Leary Weber Ditch Basin, Hancock County, Indiana, is one of seven first-order basins selected from across the United States as part of the Agricultural Chemicals: Source, Transport, and Fate study conducted by the National Water-Quality Assessment Program of the U.S. Geological Survey. The nationwide study was designed to increase the understanding of the links between the sources of water and agricultural chemicals (nutrients and pesticides) and the transport and fate of these chemicals through the environment.
Agricultural chemicals were detected in Leary Weber Ditch and in every associated hydrologic compartment sampled during 2003 and 2004. Pesticides were detected more frequently in samples collected from overland flow and from the ditch itself and less frequently in ground-water samples. The lowest concentrations of pesticides and nutrients were detected in samples of rain, soil water, and ground water. The highest concentrations of pesticides and nutrients were detected in samples of tile-drain water, overland flow, and water from Leary Weber Ditch. Samples collected from the tile drain, overland flow and Leary Weber Ditch soon after chemical applications to the fields and coincident with rainfall and increased streamflow had higher concentrations of pesticides and nutrients than samples collected a longer time after the chemicals were applied.
A mass-balance mixing analysis based on potassium concentrations indicated that tile drains are the primary contributor of water to Leary Weber Ditch, but overland flow is also an important contributor during periods of high-intensity rainfall. When maximum rainfall intensity was 0.5 inches per hour or lower, overland flow contributed about 10 percent and tile drains contributed about 90 percent of the flow to Leary Weber Ditch. When maximum rainfall intensity was 0.75 inches per hour or greater, overland flow contributed about 40 percent and tile drains contributed about 60 percent of the flow to the ditch. Ground-water flow to Leary Weber Ditch was negligible.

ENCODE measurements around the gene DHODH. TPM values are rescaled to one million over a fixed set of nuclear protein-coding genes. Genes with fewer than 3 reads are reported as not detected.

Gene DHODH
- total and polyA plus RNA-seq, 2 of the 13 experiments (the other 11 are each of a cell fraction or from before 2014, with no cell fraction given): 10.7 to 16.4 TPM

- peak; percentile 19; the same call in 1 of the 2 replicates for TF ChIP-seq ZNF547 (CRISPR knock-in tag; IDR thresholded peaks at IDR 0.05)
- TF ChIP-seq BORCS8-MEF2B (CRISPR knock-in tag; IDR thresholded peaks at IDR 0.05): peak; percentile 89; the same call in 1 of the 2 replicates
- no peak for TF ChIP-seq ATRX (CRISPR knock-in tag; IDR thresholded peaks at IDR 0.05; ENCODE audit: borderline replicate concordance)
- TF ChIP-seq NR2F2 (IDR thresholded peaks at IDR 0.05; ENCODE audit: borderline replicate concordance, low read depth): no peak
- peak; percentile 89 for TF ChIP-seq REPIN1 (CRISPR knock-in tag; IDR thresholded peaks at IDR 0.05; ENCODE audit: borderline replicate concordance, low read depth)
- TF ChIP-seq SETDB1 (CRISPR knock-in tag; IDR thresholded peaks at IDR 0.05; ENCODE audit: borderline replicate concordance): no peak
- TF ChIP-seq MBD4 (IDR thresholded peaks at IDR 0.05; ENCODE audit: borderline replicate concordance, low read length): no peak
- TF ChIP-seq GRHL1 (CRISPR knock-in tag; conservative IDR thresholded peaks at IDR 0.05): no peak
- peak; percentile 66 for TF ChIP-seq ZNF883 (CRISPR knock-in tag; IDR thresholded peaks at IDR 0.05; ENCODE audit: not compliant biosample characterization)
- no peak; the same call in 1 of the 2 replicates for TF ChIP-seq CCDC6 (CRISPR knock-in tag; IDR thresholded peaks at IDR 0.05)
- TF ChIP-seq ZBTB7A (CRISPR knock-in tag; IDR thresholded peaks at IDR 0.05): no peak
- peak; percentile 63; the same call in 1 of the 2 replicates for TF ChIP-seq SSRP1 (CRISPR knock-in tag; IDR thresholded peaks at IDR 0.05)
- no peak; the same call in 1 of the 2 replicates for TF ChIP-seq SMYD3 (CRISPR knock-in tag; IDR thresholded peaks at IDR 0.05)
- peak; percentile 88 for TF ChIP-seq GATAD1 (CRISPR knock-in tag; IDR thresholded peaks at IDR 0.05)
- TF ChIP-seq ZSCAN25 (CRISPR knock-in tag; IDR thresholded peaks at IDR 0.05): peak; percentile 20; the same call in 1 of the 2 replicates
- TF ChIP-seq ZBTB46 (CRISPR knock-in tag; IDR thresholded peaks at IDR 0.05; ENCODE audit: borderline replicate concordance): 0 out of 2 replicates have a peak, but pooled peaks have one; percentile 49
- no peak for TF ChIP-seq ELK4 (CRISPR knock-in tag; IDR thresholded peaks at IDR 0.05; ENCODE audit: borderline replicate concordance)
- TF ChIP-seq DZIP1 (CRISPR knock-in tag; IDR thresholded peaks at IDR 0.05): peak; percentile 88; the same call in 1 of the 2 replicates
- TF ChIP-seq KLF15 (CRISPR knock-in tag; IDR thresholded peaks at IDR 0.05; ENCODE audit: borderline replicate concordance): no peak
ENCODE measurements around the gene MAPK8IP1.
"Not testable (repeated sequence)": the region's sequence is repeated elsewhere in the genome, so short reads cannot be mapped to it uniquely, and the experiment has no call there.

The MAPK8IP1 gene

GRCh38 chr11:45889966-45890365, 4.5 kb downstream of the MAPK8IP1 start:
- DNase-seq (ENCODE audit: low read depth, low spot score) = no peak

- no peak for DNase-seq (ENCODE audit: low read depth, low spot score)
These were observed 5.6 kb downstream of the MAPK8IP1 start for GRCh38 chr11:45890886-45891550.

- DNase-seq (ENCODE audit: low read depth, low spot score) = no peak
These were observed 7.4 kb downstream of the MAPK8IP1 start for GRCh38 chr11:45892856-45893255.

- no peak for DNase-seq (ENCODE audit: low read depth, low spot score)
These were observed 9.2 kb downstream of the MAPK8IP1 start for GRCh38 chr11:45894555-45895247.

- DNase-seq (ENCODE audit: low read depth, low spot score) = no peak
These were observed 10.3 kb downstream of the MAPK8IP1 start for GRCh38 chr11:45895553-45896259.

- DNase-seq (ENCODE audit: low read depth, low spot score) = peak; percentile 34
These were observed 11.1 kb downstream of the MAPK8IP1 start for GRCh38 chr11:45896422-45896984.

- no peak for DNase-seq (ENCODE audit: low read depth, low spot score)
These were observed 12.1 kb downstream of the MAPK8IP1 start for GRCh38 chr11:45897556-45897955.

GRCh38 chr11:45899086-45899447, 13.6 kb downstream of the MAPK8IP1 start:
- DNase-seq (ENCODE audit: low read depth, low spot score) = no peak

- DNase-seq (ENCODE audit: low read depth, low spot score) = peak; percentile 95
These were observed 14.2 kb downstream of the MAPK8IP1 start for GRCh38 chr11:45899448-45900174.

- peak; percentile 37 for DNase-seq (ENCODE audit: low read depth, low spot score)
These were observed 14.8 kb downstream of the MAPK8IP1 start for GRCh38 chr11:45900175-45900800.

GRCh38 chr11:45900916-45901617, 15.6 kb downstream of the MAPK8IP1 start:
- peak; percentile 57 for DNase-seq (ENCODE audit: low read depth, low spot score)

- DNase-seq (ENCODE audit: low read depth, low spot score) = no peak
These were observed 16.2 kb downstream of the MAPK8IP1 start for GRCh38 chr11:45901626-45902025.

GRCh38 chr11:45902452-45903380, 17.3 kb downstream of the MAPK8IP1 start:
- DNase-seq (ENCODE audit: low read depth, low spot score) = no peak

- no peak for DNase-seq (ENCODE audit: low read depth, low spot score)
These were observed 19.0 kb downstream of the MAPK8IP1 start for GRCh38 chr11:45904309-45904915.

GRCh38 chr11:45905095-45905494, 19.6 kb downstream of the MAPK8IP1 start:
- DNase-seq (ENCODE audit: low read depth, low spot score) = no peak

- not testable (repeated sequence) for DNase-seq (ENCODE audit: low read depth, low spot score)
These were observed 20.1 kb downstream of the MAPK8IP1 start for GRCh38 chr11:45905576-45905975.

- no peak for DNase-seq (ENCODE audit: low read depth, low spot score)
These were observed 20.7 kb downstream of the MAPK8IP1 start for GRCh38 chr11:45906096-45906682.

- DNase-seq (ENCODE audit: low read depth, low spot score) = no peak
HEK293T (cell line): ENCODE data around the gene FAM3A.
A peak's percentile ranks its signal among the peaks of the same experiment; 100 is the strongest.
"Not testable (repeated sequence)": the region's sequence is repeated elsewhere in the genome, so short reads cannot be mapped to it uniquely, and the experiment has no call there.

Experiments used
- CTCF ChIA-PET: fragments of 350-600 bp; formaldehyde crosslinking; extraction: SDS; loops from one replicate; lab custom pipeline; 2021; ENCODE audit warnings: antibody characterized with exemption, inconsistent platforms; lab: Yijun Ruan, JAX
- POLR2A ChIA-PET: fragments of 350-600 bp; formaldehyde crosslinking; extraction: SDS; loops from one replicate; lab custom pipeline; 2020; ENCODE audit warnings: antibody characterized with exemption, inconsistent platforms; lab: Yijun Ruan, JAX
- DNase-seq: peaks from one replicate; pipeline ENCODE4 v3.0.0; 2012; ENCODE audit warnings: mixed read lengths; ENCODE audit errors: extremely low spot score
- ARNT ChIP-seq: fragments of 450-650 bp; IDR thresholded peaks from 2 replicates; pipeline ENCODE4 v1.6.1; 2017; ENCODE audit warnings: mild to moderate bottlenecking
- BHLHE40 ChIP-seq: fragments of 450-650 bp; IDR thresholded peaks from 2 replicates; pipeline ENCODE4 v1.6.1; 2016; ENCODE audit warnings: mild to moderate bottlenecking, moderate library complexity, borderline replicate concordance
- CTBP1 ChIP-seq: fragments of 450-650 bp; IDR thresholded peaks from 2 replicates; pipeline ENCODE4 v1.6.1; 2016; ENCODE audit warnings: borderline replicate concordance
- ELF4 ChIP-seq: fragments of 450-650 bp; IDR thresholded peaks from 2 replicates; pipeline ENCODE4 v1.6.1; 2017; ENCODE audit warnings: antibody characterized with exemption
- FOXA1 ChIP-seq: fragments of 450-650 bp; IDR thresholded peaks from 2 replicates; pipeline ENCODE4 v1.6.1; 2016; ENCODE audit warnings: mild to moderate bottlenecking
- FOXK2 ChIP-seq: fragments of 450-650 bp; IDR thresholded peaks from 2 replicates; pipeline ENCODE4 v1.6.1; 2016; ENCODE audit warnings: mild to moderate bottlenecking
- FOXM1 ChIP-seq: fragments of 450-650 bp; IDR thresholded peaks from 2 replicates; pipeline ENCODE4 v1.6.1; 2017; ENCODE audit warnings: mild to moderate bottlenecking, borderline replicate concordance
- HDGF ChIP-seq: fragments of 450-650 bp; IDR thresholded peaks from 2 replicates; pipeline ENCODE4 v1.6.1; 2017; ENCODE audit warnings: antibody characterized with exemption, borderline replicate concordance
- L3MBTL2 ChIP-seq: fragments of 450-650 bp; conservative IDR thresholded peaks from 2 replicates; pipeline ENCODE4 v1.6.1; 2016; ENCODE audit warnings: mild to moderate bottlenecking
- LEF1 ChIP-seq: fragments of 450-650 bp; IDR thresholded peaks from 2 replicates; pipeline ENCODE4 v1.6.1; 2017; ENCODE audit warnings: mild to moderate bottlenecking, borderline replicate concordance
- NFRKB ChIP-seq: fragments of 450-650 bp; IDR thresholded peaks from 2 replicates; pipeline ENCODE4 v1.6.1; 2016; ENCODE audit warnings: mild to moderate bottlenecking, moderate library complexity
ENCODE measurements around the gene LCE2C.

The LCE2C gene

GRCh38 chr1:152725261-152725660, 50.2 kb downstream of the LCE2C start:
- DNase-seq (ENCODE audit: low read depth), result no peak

Tile drains are an important agricultural-chemical transport path to Leary Weber Ditch, based on the hydrologic contributions of overland flow and tile drains to the ditch. Overland flow is also an important agricultural-chemical transport pathway during high-intensity rainfall; however, storms with high-intensity rainfall are sporadic throughout the year. Tile drains and the soil water moving to the tile drains are the primary transport pathway for agricultural-chemical transport to Leary Weber Ditch during most storms as well as between storms.
Additional publication details
USGS Numbered Series
Occurrence and Transport of Agricultural Chemicals in Leary Weber Ditch Basin, Hancock County, Indiana, 2003-04
Scientific Investigations Report
National Water Quality Assessment Program, Indiana Water Science Center